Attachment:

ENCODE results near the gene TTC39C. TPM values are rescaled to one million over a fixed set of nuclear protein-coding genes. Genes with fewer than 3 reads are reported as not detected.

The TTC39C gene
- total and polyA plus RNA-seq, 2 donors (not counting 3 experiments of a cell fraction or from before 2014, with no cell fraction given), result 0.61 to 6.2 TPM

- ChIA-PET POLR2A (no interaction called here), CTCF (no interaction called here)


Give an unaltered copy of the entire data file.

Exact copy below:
ENCODE results near the gene TTC39C. TPM values are rescaled to one million over a fixed set of nuclear protein-coding genes. Genes with fewer than 3 reads are reported as not detected.

The TTC39C gene
- total and polyA plus RNA-seq, 2 donors (not counting 3 experiments of a cell fraction or from before 2014, with no cell fraction given), result 0.61 to 6.2 TPM

- ChIA-PET POLR2A (no interaction called here), CTCF (no interaction called here)